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Interview: David Butorac, OSN

David Butorac

David Butorac

Pay TV operator OSN has continued to see strong growth recently and is now looking to expand its offering further via digital distribution. CEO David Butorac talks to Digital TV Europe’s Stuart Thomson about the company’s plans.

If pay TV remains – relatively speaking – a minority interest in the Middle East, it has at least been relatively immune to the worst effects of conflict, which has seen advertising revenues drop significantly among commercial free-to-air channels, and not only close to the fighting.

Pay TV operator OSN, for example, has continued to grow its base over the last couple of years. “The free-to-air and pay markets are different. They are driven by advertising and we are driven by subscriptions, and the region’s conflicts have not dented our sales growth in any way,” says OSN CEO David Butorac.

The plethora of free-to-air channels available via satellite across a region that shares a common language does, on the other hand, continue to have an impact on the pay TV opportunity. When it comes to differentiating its offering, OSN does not emphasise the number of channels as a key selling point, unlike western pay TV service providers.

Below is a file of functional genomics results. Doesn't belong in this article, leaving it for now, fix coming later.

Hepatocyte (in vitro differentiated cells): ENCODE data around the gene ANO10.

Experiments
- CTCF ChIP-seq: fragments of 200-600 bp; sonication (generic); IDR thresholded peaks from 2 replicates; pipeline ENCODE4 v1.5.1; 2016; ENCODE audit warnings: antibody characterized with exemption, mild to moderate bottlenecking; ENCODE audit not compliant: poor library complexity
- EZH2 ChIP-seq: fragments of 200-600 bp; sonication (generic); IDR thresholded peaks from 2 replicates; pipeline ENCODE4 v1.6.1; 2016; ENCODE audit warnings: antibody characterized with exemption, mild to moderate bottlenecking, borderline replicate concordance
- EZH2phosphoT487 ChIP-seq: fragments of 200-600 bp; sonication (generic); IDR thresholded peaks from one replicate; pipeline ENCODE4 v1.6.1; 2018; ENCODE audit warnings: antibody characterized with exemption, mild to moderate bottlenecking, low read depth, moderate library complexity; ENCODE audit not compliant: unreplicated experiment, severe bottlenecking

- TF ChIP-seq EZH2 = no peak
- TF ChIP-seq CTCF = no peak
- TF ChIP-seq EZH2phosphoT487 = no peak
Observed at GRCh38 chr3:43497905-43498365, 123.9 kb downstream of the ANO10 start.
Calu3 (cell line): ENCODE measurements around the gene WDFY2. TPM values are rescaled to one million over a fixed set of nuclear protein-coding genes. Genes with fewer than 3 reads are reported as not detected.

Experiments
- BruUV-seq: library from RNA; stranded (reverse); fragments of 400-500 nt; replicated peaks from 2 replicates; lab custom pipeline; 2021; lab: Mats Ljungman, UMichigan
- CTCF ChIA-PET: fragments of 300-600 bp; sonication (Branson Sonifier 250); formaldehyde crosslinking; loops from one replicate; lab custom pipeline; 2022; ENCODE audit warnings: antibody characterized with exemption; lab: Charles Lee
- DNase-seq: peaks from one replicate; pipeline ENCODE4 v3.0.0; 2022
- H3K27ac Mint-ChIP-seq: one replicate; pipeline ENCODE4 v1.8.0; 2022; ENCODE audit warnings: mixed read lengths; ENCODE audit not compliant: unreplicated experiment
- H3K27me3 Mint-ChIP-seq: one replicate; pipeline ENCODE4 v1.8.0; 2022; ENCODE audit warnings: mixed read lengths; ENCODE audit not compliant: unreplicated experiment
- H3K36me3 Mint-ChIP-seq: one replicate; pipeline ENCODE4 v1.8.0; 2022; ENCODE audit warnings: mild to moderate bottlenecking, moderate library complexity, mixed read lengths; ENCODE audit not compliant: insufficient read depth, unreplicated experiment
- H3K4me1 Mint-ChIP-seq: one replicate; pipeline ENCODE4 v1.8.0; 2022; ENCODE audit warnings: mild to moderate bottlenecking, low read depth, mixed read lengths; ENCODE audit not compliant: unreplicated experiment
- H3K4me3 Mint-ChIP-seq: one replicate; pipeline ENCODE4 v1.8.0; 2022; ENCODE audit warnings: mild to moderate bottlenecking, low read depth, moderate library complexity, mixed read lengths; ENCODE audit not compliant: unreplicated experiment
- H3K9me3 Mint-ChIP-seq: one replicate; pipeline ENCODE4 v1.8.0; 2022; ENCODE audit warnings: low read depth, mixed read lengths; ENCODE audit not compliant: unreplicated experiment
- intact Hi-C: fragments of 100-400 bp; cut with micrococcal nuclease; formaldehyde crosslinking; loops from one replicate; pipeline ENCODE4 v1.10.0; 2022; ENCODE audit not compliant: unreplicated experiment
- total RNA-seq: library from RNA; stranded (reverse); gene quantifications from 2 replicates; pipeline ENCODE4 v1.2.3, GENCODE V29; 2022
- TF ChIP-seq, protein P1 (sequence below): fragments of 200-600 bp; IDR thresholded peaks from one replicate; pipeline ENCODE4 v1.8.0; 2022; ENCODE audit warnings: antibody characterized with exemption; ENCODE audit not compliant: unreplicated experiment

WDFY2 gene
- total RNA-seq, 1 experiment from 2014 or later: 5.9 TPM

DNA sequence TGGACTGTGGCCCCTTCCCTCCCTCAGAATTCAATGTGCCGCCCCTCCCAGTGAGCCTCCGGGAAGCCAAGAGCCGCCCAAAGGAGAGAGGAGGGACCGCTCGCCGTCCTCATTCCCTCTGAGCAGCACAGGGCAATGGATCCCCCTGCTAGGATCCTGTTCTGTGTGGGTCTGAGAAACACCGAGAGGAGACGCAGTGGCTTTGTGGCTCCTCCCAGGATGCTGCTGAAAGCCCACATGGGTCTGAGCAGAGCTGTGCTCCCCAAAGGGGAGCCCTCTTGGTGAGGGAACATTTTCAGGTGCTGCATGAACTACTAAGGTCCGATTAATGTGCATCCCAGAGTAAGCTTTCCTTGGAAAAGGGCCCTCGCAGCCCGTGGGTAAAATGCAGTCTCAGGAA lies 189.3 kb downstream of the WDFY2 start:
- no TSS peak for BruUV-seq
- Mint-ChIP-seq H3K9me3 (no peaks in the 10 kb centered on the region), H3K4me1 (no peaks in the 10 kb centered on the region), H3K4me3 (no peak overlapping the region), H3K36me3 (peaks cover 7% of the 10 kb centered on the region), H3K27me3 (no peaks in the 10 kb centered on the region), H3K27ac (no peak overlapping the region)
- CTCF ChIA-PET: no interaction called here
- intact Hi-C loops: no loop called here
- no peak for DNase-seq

“We don’t sell on volume,” says Butorac. “We have 146 channels compared to the 600 on free-to-air. The key differentiator for us is quality content, with a premium window where you always see that content first on pay TV.”

The availability of HD services has been a key part of this and all OSN’s premium entertainment channels are now in HD. The broadcaster has also sold on its superior user experience, with content available on multiple screens, with on-demand service OSN Play launching to OSN subscribers in 2012.

More recently, OSN has innovated by launching a place-shifting service. This is available to its subscribers but also as a standalone service targeted at a younger demographic used to viewing content on mobile devices. Go by OSN is available for about US$10 (€8) per month to non-subscribers, and is primarily seen as a way to reduce churn among the existing user base.